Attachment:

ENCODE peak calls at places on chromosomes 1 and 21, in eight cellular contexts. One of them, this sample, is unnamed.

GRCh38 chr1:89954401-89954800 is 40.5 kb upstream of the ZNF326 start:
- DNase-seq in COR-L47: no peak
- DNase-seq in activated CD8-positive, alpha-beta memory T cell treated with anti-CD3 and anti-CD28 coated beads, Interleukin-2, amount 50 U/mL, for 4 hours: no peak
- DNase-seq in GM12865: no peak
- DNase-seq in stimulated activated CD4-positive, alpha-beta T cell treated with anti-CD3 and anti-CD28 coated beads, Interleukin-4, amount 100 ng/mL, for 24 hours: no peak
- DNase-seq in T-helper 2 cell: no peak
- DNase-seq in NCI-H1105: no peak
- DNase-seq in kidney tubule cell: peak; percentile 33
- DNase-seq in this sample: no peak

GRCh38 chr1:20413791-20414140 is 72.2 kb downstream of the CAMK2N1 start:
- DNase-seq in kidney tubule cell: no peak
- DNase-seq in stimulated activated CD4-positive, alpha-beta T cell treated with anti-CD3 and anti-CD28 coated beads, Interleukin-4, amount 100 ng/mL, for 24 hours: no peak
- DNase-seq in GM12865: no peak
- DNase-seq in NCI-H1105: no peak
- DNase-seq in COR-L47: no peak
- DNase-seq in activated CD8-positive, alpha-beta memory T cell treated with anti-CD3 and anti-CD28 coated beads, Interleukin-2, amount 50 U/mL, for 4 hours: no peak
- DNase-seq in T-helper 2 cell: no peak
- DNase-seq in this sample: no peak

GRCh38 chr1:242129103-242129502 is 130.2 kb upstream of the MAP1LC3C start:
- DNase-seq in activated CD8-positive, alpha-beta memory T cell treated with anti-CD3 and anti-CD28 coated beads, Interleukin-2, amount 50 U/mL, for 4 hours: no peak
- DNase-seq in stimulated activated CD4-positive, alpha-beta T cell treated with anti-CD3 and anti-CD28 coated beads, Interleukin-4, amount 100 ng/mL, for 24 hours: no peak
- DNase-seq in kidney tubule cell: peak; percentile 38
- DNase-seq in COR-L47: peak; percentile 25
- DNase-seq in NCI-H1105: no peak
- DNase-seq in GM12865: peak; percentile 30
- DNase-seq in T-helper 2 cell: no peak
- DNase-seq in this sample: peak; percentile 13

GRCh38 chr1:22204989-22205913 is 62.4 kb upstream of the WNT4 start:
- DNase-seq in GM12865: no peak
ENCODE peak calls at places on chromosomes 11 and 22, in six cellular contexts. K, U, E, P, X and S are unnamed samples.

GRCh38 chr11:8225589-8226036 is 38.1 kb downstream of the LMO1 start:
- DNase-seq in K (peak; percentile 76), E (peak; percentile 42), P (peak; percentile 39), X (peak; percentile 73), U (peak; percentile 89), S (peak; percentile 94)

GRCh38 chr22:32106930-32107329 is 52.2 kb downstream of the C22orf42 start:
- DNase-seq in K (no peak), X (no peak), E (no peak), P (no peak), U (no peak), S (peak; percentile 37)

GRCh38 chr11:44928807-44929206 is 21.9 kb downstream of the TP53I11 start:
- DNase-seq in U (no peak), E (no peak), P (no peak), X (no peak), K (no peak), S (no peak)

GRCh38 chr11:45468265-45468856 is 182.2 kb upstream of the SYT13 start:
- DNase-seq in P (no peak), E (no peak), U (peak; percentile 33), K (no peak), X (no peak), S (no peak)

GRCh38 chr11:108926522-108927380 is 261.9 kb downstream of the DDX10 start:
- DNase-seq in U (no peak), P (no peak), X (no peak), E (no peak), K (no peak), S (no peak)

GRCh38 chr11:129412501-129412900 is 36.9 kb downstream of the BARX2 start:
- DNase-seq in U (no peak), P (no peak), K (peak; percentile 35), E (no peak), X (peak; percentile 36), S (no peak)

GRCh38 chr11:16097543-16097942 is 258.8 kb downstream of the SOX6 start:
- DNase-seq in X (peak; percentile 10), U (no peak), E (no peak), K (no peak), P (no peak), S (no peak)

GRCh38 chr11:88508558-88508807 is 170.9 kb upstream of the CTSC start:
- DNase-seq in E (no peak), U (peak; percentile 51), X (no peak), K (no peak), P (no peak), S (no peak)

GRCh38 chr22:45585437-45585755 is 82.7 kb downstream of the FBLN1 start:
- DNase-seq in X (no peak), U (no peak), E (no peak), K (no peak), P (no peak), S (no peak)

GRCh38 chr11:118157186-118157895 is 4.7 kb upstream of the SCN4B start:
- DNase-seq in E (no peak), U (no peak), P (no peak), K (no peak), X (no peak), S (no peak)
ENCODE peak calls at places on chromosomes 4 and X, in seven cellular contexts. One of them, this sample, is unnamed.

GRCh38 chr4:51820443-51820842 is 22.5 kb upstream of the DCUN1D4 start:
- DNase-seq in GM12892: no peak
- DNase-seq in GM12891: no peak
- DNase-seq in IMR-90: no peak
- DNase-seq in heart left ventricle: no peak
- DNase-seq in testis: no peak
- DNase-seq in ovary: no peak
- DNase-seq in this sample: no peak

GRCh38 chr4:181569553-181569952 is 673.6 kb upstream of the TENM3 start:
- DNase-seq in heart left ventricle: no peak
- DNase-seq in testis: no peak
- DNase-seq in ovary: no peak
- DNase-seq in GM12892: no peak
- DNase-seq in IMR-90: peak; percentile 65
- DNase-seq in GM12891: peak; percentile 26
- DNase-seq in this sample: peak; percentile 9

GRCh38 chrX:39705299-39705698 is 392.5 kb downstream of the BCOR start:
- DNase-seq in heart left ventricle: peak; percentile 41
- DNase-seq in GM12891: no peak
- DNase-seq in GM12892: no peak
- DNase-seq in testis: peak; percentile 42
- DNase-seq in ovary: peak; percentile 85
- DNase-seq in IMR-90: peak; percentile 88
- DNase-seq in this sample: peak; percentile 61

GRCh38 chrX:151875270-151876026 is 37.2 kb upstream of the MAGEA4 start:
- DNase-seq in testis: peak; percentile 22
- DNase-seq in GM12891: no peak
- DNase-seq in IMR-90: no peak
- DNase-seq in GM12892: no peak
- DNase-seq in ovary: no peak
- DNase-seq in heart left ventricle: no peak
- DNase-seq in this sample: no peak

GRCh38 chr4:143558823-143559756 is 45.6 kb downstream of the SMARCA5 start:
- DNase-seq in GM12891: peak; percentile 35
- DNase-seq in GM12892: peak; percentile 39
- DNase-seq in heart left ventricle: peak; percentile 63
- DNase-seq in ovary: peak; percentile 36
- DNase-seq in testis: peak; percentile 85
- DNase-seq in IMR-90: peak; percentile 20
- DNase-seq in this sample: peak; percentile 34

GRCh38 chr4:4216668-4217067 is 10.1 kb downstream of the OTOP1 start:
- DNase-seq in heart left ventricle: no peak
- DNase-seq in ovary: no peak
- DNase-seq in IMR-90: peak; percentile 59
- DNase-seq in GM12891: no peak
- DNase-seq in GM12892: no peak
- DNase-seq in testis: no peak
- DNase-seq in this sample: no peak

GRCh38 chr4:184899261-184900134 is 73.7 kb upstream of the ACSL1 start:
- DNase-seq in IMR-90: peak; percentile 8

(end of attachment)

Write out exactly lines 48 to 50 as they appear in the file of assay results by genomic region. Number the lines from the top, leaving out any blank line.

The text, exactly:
GRCh38 chr22:45585437-45585755 is 82.7 kb downstream of the FBLN1 start:
- DNase-seq in X (no peak), U (no peak), E (no peak), K (no peak), P (no peak), S (no peak)

GRCh38 chr11:118157186-118157895 is 4.7 kb upstream of the SCN4B start: